Research suggests that children who specialize post-puberty tend to have fewer injuries (Committee on Sport Medicine and Fitness, 2000). Training rigorously in one sport increases the chance of developing an overuse injuries that multi-sport athletes (O'Connor, 1998). However, multi-sport athletes who utilize similar muscles groups, for example a child who is a baseball pitcher and a competitive swimmer, is at higher risk for injury (Brenner et al., 2007).

Treatment

It is important that parents, coaches and the athlete are involved in the diagnosis of an overuse injury, so they can be aware of the underlying cause(s), address the risk factors, and create a strategy to prevent injury recurrence (DiFiordi et al., 2014). Overuse injuries tend to be self-limiting and require a conservative approach to treatment (Biber & Gregory, 2010). Modifying and reducing the volume of activity, ice application, the use of anti-inflammatory drugs, and physical therapy to improve flexibility and strength are recommended, but complete rest from the movement causing the injury is ideal (Biber & Gregory, 2010). However, children are unlikely to adhere to orders for complete rest (Committee on Sport Medicine and Fitness, 2000).

Recommendations

Physicians, coaches and parents play a pivotal role in a child’s athletic development; they should be aware and recognize the symptoms of overuse injuries, and not encourage a child to “push through” an injury (Committee on Sport Medicine and Fitness, 2000). The American Academy of Pediatrics suggests limiting each sporting activity to five times per week including sport-specific training, scrimmages and competitive play, with at least one complete rest day from organized sport (Armstrong, 2007). It is also recommended that a child have two to three months without organized sport each year (Armstrong, 2007). Training session intensity, duration, and volume should not increase by more than 10 percent each week (Armstrong, 2007). There is a critical balance needed between encouraging movement experiences for the adolescent athletes to develop their motor skills, while monitoring exercise volume and rest time to ensure an overuse injury does not develop. Currently, there is a need for more research to specify the prevalence and incidence of overuse injuries in children (DiFiordi et al., 2014).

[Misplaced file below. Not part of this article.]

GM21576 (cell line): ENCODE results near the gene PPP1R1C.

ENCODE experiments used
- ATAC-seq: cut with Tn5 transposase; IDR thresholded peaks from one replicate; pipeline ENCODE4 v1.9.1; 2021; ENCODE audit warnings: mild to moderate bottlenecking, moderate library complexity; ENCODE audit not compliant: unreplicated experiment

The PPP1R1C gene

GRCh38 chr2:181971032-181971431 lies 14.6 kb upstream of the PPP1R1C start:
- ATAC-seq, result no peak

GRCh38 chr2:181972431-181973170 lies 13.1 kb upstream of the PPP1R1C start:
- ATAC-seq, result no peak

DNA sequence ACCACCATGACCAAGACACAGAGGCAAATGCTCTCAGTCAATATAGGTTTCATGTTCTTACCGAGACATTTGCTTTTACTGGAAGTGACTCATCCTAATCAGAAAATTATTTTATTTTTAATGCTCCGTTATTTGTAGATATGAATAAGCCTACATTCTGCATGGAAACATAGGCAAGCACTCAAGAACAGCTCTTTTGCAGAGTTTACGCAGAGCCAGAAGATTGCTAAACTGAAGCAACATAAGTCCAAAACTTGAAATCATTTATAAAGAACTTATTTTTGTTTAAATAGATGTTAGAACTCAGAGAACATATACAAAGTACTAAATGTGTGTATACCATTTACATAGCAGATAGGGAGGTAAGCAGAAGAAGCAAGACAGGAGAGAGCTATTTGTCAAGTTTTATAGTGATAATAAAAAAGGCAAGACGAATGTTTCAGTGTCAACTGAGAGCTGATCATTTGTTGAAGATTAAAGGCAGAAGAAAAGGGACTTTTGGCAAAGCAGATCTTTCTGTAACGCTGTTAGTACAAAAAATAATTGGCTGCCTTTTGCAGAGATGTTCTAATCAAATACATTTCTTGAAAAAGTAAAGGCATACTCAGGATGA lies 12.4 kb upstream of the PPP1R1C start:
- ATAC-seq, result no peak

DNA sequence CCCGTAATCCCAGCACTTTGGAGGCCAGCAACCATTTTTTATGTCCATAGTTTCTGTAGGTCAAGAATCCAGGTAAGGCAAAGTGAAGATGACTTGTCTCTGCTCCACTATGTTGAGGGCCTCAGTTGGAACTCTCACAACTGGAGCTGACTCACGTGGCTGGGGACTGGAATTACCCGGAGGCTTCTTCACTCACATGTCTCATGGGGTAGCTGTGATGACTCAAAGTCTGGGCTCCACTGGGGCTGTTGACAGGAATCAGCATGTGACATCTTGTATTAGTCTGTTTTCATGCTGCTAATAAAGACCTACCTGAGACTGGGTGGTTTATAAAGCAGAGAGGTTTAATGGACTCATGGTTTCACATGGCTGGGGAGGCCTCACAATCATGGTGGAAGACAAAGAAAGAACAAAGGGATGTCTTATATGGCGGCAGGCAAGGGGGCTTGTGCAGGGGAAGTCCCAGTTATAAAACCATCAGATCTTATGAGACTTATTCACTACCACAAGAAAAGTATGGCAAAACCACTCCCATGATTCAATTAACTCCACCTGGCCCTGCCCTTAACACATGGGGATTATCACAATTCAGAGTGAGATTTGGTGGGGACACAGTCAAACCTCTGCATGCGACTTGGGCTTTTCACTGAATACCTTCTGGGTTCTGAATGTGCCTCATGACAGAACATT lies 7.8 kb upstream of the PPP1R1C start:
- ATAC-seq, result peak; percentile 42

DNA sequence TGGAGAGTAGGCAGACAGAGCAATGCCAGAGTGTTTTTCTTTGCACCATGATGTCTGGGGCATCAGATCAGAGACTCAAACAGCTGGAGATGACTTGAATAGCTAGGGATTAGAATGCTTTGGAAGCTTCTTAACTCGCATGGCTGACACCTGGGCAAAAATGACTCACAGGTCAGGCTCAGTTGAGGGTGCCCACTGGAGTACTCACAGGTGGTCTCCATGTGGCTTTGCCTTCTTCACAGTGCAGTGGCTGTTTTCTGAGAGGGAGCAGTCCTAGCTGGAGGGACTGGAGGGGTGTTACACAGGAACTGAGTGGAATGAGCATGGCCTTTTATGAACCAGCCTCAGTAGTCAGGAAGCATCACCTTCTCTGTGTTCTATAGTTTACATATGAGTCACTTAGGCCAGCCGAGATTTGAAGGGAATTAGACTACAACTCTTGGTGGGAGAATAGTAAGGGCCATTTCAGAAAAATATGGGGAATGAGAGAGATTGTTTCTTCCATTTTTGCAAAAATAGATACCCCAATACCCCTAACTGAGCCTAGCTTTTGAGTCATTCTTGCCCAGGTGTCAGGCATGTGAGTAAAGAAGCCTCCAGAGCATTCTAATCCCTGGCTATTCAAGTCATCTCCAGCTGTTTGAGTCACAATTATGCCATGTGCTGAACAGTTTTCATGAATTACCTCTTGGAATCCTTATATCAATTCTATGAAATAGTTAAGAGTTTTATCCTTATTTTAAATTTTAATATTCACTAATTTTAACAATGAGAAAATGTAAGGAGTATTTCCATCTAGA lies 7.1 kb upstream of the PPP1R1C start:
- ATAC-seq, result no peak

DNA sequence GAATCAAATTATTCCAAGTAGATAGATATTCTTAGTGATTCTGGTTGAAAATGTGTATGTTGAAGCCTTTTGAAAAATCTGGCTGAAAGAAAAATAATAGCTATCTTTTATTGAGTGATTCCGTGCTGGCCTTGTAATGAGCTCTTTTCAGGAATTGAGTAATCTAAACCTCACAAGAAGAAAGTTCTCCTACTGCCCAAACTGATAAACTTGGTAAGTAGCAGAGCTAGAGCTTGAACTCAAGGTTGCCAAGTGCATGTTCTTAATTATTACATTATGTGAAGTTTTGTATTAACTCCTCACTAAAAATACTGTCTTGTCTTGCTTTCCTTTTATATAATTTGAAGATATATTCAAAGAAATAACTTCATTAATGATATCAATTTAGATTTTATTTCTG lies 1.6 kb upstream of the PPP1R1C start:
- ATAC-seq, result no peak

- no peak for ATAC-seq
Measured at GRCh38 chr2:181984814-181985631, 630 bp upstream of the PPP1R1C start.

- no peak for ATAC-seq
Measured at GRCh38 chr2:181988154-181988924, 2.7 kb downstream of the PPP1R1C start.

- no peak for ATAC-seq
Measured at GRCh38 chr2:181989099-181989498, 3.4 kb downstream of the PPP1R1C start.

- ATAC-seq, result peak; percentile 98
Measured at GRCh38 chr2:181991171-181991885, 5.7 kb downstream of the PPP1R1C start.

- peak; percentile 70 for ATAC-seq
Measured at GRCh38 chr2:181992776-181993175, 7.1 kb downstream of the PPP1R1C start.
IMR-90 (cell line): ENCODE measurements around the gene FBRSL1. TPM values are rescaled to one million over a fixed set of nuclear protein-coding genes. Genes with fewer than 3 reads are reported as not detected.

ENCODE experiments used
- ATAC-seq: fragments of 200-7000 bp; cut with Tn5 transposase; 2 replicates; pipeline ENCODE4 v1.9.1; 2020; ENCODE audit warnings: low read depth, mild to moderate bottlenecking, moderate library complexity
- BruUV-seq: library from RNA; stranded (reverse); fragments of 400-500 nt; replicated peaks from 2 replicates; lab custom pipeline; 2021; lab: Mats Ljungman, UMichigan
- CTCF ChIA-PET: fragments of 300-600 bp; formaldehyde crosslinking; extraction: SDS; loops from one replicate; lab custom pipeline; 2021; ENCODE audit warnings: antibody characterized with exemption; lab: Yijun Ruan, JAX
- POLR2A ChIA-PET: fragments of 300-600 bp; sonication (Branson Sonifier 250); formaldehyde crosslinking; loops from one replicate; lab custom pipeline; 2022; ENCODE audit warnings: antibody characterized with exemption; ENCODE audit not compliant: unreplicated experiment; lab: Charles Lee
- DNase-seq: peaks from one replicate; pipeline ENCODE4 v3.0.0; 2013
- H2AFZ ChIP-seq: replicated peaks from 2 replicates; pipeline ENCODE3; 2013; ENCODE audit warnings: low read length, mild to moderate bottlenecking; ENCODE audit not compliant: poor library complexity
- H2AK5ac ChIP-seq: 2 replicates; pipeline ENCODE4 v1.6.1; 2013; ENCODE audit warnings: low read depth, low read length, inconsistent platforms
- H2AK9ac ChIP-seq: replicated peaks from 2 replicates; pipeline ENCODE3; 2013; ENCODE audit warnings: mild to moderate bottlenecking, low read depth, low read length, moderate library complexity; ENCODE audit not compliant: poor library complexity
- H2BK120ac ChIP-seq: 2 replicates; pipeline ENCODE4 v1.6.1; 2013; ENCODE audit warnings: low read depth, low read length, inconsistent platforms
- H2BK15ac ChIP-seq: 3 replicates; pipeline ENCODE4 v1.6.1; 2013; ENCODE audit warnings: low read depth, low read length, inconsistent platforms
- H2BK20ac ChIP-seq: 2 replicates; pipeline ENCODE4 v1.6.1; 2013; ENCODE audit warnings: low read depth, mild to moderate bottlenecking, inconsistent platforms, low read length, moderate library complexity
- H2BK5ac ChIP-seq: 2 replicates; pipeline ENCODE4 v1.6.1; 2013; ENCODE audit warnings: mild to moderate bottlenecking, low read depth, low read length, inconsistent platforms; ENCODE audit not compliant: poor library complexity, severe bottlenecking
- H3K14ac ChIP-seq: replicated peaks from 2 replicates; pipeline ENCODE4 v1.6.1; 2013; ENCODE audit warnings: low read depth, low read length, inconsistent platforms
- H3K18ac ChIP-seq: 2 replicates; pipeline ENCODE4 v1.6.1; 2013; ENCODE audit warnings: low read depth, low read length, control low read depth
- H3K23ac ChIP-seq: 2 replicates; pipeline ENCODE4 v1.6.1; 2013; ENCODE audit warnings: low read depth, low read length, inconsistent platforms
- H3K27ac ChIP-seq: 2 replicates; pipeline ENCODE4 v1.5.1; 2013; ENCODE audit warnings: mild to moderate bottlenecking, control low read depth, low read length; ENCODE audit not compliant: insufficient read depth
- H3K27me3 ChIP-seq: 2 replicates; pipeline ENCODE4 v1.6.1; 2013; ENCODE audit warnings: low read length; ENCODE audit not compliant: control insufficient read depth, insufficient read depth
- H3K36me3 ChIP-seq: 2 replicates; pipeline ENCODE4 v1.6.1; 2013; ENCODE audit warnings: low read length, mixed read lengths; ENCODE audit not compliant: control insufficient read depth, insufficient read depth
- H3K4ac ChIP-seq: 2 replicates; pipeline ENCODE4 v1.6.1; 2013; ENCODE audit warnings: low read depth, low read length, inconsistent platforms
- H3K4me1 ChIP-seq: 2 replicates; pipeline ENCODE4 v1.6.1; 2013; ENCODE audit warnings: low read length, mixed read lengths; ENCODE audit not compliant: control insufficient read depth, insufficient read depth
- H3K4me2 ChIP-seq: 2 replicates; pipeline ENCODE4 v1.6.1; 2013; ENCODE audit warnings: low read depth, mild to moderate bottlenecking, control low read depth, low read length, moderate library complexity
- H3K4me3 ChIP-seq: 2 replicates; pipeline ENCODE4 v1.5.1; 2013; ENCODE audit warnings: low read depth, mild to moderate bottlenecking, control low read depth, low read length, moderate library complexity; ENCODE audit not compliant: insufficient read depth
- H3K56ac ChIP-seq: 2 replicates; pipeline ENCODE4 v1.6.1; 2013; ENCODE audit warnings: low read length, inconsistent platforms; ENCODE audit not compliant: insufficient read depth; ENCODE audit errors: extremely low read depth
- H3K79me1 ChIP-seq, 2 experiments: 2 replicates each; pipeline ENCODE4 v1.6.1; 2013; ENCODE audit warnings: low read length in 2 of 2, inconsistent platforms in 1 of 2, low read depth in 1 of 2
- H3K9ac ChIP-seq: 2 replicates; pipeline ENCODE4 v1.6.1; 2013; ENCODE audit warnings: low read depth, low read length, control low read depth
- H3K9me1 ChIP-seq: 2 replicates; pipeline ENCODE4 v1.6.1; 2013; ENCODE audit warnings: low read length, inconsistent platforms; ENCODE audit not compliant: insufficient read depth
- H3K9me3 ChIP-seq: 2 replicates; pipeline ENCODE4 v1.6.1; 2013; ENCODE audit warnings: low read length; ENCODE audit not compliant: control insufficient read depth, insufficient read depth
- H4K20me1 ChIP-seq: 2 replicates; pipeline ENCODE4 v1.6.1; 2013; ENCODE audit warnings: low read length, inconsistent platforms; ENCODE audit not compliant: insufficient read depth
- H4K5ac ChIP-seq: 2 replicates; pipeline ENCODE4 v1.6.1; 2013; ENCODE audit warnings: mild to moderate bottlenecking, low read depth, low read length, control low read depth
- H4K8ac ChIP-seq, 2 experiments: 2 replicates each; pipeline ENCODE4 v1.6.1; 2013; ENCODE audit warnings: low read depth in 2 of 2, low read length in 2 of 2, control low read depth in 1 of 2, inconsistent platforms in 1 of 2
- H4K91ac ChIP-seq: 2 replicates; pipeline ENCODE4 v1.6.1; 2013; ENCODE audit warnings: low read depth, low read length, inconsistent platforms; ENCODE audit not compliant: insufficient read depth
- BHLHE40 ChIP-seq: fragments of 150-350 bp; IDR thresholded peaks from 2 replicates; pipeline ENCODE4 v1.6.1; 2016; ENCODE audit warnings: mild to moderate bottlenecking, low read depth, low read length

References

Armstrong, C. (2007). AAP releases recommendations on overuse injuries and overtraining in child athletes. American Family Physician, 76, 1725. Retrieved from http://www.mdconsult.com/das/article/body/438710525-2/jorg=journal&source=&sp=20206399&sid=0/N/622932/1.html?issn=0002-838X

Biber, R. & Gregory, A. (2010). Overuse injuries in youth sports: Is there such a thing as too much sports? Pediatric Annals, 39, 286-292. doi: 10.3928/00904481- 20100422-09

Brenner, J. S. & Council on Sports Medicine and Fitness. (2007). Overuse injuries, overtraining, and burnout in child and adolescent athletes. Official Journal of the American Academy of Pediatrics, 119, 1242-1245. doi: 10.1542/peds.2007-0887

DiFiordi, J. P. (1999). Overuse injuries in children and adolescents. The Physician and Sports Medicine, 27, 75-76. Retrieved from http://thescysa.net/filecabinet/overuse_injuries.pdf

DiFriordi, J. P., Benjamin, H. J., Brenner, J., Gregory, A., Jayanthi, N., Landry, G. L. & Luke, A. (2014). Overuse injuries and burnout in youth sports: A position statement from the American Medical Society for Sport Medicine. Clinical Journal of Sport Medicine, 24, 3-20. Retrieved from http://www.amssm.org/Content/pdf%20files/2014_OverUse_Injuries-Burnout.pdf

Statistics Canada. (2009). Kids' Sport. (Report No. 11-008XWE) Retrieved from http://www.statcan.gc.ca/pub/11-008-x/2008001/article/10573-eng.htm

O’Connor, D. L. (1998). Preventing sports injuries in kids. Patient Care, 32, 60. Retrieved from http://go.galegroup.com/ps/retrieve.do? sgHitCountType=None&sort=RELEVANCE&inPS=true&prodId=CPI&userGroupName=ubcolumbia&tabID=T002&searchId=R1&resultListType=RESULT_LIST&contentSegme nt=&searchType=AdvancedSearchForm&currentPosition=1&contentSet=GALE%7CA20813782&&docId=GALE|A20813782&docType=GALE&role=

On Sports Medicine and Fitness, Committee. (2000). Intensive training and sport specialization in young athletes. Pediatrics, 106, 154-157. doi:10.1542/peds.106.1.154

Robinson, K. (2002). Tendinitis. Physiotherapy, 88, 446-446. doi: 10.1016/S0031-9406(05)61292-8

Valovich McLeod, T. C., Decoster, L. C, Loud, K. J., Micheli, L. J., Parker, J. T., Sandrey, M. A. & White, C. (2011). National Athletic Trainers’ Association position statement: prevention of pediatric overuse injuries. Journal of Athletic Training, 46, 206-220. doi:10.4085/1062-6050-46.2.206